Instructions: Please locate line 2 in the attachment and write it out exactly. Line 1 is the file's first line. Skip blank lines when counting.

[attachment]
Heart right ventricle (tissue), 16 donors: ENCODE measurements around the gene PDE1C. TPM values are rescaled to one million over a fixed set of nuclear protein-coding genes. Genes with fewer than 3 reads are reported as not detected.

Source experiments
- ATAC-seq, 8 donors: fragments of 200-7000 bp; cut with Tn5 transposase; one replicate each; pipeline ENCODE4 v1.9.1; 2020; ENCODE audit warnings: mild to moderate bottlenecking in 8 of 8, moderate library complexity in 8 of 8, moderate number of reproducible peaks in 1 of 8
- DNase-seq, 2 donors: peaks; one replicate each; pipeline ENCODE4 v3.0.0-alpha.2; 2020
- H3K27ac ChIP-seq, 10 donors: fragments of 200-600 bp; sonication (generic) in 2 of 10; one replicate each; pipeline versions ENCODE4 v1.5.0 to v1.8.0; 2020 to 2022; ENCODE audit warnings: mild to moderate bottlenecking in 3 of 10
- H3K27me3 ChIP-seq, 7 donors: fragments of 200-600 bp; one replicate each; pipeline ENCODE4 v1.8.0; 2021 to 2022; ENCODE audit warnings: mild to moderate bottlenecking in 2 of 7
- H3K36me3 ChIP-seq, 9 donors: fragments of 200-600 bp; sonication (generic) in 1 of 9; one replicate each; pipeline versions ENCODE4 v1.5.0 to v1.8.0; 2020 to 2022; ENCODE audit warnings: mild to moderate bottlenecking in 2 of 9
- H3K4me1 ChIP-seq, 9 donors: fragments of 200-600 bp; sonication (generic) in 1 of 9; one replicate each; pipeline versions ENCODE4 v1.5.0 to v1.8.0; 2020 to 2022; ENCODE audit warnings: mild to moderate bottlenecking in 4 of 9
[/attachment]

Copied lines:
Source experiments